I live in a co-housing community (in Danish: bofælleskab) in the historic Danish town of Roskilde, situated about 30 kms west of Copenhagen, famous for its Cathedral (where members of the Danish Royal Family are buried) and Viking ship museum and boasting a University. My IT technical skills are much in demand in my co-housing community, where I administer our shared Internet connection and our web site (www.jernstoberiet.dk - in Danish).
I am married to Elsebeth whom I met when we were both volunteers in Bangladesh (see below) and we have 2 children.
As an individual, I am easy going and well-liked by friends and acquaintances. I am a family man and enjoy relaxing with my family at weekends (during the summer half-year!) at our summer house in the West of Zealand (the island where we live). I also have a keen interest in world music (i.e. music from many different parts of the world including, amongst my favourites, some of the excellent musicians from Mali in West Africa as well as Celtic folk music - especially Irish music); as I sit working at my desk, I often listen to world music on one of the many Internet radio stations.
I was born and spent my first 15 years in Africa: the first 12 years in Malawi - or Nyasaland as the country was known prior to its independence in 1964, followed by 3 years on Mauritius - a relatively small island in the Indian Ocean. My father, a telecommunications engineer, was a public sector (government) employee working in the telecommunications service provider organisation in these countries.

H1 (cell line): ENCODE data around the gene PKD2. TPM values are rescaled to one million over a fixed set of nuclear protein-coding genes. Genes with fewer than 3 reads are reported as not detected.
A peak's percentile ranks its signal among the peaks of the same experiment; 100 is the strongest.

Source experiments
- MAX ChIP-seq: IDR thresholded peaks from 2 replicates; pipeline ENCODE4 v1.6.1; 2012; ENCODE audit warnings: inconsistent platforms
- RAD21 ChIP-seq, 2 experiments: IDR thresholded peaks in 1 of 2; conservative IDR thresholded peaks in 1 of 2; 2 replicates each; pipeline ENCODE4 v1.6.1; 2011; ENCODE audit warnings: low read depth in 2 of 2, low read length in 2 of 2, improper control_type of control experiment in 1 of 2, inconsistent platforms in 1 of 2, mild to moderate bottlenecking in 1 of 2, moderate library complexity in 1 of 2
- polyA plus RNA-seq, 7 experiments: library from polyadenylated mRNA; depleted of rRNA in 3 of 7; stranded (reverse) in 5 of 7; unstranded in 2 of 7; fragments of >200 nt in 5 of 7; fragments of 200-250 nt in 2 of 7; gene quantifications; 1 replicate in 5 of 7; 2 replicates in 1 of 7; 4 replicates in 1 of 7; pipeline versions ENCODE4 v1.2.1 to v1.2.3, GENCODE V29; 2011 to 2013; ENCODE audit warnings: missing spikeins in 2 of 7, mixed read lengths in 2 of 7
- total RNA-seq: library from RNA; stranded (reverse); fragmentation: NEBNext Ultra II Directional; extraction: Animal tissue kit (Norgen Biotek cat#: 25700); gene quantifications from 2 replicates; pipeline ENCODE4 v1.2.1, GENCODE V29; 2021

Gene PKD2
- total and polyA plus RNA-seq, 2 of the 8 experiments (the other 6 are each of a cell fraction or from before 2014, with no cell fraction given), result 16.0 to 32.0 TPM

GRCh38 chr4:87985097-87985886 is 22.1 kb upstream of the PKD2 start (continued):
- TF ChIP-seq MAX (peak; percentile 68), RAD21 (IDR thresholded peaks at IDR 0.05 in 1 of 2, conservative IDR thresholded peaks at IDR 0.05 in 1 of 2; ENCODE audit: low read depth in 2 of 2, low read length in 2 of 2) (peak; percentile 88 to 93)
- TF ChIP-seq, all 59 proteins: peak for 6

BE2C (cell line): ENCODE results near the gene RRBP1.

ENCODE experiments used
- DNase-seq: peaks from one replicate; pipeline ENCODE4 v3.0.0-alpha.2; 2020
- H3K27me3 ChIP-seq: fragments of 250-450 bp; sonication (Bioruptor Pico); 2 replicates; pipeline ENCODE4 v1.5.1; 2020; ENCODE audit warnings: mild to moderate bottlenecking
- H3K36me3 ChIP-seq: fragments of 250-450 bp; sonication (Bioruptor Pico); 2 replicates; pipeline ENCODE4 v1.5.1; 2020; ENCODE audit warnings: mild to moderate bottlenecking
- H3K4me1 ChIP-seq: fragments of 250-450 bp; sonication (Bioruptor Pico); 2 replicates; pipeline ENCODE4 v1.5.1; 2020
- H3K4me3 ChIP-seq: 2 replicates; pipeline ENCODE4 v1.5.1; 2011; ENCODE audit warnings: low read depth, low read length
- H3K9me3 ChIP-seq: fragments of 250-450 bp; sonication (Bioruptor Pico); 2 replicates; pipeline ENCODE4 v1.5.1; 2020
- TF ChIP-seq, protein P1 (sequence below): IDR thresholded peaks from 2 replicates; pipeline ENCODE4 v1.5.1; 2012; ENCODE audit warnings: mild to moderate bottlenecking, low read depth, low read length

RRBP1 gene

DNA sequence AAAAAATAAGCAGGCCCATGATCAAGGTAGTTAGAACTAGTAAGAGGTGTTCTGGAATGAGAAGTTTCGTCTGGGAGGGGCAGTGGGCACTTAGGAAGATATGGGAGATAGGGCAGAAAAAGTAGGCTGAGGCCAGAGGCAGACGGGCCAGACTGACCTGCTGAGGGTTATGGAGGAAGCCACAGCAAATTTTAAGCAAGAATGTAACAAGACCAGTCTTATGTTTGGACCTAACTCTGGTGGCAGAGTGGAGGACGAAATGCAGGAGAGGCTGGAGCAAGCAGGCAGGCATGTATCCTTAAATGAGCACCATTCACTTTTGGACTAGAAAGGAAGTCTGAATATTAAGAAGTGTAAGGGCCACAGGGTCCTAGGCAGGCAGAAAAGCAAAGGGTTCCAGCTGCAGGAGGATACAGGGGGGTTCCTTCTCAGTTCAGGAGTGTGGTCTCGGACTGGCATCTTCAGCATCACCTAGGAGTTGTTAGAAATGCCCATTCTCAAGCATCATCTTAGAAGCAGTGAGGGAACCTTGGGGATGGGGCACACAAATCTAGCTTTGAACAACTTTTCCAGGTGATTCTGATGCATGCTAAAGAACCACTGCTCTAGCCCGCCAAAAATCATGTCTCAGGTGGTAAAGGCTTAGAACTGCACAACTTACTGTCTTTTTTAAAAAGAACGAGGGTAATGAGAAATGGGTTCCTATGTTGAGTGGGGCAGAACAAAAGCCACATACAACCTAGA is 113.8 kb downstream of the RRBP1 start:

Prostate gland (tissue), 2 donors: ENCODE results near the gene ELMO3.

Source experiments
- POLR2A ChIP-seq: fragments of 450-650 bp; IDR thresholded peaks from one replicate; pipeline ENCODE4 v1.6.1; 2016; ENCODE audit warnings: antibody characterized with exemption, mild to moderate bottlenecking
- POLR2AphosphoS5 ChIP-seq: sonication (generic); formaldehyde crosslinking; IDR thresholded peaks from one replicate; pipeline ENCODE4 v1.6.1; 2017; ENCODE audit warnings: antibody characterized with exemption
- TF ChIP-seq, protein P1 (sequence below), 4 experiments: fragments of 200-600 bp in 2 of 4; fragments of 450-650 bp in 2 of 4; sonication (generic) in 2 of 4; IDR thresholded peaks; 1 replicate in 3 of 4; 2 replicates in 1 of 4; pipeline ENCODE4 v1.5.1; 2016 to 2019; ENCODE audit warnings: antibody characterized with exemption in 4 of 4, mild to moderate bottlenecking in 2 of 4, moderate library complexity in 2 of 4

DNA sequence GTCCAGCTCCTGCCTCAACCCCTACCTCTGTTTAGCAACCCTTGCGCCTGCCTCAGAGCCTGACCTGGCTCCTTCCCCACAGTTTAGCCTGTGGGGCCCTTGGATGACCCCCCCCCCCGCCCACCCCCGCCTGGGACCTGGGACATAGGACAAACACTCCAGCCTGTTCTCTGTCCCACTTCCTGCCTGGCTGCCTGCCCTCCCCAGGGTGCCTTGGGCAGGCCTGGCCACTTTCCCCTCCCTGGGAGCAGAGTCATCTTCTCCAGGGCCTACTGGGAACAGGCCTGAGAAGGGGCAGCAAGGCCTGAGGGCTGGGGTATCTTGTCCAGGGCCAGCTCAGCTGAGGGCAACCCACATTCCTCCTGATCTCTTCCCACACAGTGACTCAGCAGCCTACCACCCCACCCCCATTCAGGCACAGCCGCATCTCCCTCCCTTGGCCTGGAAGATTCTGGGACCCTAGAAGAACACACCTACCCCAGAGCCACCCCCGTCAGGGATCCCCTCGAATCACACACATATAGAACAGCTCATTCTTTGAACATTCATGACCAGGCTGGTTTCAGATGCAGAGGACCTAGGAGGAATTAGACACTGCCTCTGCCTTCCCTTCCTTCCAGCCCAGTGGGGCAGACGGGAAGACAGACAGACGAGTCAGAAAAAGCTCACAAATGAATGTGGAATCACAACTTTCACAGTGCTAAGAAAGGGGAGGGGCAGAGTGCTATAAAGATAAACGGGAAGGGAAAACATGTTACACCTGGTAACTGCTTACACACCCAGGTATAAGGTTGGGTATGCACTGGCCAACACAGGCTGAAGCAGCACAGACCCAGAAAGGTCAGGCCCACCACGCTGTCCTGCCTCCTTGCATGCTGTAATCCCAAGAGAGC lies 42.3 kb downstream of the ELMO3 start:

My early years in Africa (both on-shore and off-shore) have been very influential in my developing an interest in adult life in the particular situations of developing nations in what is popularly termed the 'Third World'. I am very much aware that I have - by comparison with the vast majority of individuals born on the African continent - lived a privileged life and I have always felt that this places an onus on me to contribute what little I can in my professional life to helping to make the world a better place to live in by improving the conditions of the majority of the population rather than just the privileged few. Thus, after completing my university studies in the UK, I joined Voluntary Service Overseas as a volunteer and went to work in newly independent Bangladesh for 2 years in the mid-70's. Some 10 years later, I made a career path change to consultancy and, within a couple of years, I started working on telecommunications projects in developing countries.
My wife, Elsebeth, shares my views on working to make the world a better place and works in the Policy Unit at a leading Danish NGO, with responsibility for Gender and HIV/Aids issues in the organisation's programmes.